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Live and locked from China. What was it all for?

Local Shenzhen people queue to be tested daily for COVID-19 in November 2022. Photo by Daragh Moller

Daragh Moller looks back on the sudden lifting of COVID-19 restrictions in China in 2022 as the whole country suddenly contracted the virus.

Caption: Mobile testing station left unmanned in Shenzhen. Photo by Daragh Moller

The disappearance of thousands of Covid-19 testing centres left a southern city metropolis in shock December 7 2022 as lightning-fast release of national restrictions swept across China and left people asking what was it all for.

Three years of draconian restrictions reminiscent of Cold War fiction weighed heavily on citizens of the populous nation as long periods of continuous confinement at home, experience of punitive border crossing protocols and potentially lethal quarantine hotels left people asking what it was all for, as blanket lifting of restrictions brought the virus out in the open and people took stock.

Residents of the southern Guangdong Provincial Capital Shenzhen woke to find something missing from their city streets on December 7 2022: Covid-19 testing centres. Like a sharp gust of wind from the north, the absences from the city streets caught everyone by surprise.

A definitive statement released by the State Council later that day outlined a complete break with Zero-Covid restrictions across the country, citing evidence of a weakening of the Covid-19 virus on the Mainland. Despite the fact that the weakening of the virus was a view not universally accepted across social media, people were left wondering how they would manage Covid-19, having been repeatedly told through national broadcasts over the three years of Covid’s Certain Deadly Impact.

Day after day people read official announcements in disbelief how one city after another announced mandatory Covid testing and forced quarantine scrapped.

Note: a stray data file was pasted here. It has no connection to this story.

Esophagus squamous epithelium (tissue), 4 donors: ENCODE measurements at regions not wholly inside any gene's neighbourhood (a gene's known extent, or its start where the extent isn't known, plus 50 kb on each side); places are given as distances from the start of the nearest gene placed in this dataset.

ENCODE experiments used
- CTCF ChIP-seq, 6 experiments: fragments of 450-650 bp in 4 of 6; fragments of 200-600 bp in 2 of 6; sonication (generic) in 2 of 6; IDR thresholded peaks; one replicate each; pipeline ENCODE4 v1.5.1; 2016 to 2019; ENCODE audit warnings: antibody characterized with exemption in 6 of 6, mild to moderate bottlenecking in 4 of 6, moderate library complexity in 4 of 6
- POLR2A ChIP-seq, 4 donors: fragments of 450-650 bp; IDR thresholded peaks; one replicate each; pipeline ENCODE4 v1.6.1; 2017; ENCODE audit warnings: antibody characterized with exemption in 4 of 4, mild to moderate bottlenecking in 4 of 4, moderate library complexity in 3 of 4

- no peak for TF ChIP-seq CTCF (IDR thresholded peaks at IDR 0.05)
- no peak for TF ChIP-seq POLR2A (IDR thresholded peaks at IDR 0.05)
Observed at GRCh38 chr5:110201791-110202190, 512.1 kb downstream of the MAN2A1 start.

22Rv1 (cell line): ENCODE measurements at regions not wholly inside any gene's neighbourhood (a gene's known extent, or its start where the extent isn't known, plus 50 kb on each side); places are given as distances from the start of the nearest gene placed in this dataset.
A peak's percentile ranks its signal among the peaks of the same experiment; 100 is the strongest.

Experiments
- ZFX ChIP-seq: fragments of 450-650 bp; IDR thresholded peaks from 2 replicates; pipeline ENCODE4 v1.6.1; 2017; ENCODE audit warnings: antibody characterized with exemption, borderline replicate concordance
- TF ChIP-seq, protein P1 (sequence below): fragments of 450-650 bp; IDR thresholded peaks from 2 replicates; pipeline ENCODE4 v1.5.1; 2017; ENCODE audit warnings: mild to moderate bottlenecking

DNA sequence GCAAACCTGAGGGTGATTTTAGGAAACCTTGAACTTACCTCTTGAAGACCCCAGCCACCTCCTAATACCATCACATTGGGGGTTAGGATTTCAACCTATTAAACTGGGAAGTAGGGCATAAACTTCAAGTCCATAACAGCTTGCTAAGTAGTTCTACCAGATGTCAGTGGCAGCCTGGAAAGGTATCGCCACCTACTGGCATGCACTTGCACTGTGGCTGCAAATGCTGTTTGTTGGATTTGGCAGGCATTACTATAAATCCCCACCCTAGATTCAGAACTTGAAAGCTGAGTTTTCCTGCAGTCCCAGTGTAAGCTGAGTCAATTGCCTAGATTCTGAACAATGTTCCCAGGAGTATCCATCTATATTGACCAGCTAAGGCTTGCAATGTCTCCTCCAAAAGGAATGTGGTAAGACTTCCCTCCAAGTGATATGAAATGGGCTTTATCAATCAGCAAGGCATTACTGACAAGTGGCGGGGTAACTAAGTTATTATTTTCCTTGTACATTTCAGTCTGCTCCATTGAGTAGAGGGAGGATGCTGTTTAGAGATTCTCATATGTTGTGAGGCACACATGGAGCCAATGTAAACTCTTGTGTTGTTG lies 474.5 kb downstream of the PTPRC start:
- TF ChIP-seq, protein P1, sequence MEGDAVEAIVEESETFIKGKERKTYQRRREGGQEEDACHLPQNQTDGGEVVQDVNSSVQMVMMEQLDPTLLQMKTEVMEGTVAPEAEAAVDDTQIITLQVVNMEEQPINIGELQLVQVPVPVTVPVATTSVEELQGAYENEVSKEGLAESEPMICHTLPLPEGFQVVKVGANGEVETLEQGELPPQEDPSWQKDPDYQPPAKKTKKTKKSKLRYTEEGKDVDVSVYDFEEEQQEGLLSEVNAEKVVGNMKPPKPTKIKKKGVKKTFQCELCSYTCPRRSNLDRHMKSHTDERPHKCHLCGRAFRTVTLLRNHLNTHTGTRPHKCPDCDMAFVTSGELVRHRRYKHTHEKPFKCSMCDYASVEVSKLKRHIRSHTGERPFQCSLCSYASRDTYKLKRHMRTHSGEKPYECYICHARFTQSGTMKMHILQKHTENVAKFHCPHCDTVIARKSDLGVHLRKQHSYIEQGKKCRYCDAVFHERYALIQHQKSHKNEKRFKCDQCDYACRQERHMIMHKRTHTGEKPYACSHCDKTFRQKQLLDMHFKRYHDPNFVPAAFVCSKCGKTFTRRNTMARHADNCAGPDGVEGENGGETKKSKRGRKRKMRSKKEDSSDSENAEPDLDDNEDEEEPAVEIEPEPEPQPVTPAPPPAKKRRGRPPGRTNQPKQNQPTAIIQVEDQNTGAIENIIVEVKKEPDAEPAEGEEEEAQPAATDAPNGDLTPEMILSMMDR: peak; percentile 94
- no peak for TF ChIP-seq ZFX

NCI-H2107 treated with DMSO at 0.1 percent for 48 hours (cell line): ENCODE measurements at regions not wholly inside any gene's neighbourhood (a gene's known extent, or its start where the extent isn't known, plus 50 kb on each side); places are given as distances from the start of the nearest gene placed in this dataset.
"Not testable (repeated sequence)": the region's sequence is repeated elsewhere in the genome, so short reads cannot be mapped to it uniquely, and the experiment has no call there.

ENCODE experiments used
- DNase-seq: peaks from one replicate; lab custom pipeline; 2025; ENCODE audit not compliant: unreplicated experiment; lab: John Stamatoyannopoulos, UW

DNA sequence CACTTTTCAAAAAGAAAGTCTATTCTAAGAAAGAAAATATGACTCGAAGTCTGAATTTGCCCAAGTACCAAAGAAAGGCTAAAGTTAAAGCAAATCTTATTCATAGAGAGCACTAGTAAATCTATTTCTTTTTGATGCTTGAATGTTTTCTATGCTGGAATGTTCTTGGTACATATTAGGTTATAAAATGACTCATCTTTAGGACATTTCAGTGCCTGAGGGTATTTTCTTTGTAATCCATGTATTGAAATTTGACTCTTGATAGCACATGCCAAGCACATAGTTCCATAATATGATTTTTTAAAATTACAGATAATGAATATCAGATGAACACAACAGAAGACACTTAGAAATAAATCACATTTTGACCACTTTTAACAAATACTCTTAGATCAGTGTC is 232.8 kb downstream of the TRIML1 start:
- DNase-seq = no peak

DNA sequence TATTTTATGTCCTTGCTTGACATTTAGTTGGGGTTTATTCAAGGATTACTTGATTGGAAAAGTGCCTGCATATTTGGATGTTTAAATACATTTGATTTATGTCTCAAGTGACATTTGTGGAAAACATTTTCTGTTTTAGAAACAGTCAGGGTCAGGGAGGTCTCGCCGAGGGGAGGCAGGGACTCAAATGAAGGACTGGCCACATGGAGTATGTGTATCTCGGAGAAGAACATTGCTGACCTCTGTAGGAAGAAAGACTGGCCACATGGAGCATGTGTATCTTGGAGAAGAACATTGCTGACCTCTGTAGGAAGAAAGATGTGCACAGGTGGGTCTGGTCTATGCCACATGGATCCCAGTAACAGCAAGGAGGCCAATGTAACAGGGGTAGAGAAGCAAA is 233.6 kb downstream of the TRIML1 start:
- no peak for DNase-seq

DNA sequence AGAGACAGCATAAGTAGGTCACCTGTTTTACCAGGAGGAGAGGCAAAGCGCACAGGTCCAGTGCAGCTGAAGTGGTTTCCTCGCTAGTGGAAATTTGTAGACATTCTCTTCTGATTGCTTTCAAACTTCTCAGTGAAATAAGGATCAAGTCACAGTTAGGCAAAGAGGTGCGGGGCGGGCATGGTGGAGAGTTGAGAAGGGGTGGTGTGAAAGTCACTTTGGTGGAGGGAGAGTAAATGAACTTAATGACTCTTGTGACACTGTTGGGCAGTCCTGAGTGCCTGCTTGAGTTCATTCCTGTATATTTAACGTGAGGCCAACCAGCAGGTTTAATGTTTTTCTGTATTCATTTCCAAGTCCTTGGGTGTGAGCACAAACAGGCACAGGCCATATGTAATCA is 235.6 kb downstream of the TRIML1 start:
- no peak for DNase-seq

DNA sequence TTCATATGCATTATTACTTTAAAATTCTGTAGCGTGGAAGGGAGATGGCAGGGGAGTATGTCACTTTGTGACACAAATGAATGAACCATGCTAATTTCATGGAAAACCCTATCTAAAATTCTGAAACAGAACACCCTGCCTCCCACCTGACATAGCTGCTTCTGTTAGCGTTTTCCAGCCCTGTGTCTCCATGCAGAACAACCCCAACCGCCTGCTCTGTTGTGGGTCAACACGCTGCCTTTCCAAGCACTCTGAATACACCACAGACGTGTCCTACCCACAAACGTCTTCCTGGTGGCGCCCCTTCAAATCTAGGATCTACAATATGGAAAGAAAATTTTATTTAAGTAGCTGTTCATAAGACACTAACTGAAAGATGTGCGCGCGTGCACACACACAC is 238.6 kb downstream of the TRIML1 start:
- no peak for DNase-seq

The domino effect followed weeks of intense social unrest, culminating in three nights of relatively peaceful but uncharacteristic simultaneous protests in top-tier cities. Protests were documented on local social media before being censored.

By December 10, all travel restrictions had also been lifted and the travel restriction app deleted from mobile phone the social media app store.

In Shenzhen, a city of 22 million people, local community testing had already been suspended December 7, and testing booths pulled from city streets.

Caption: Test sticker reads “I’ve been tested”. Photo by Daragh Moller

Since early 2021, the city made 24-hour “Zero-Covid” testing mandatory;  results recorded on official mobile apps presented as green, yellow or red-coloured codes, would, without exception, approve or deny entry to all homes, offices, restaurants and public transport systems.

By December 15, the city had fallen into almost total silence, the winter streets empty of people, too afraid to risk catching the virus to venture outside.

As people took stock of the previous three years, experience of harsh restrictions across the entire country was consistent and none more so than border crossing and quarantine, considered the most punitive of restriction experiences still in operation. What was it all for is a question still left unanswered years later.

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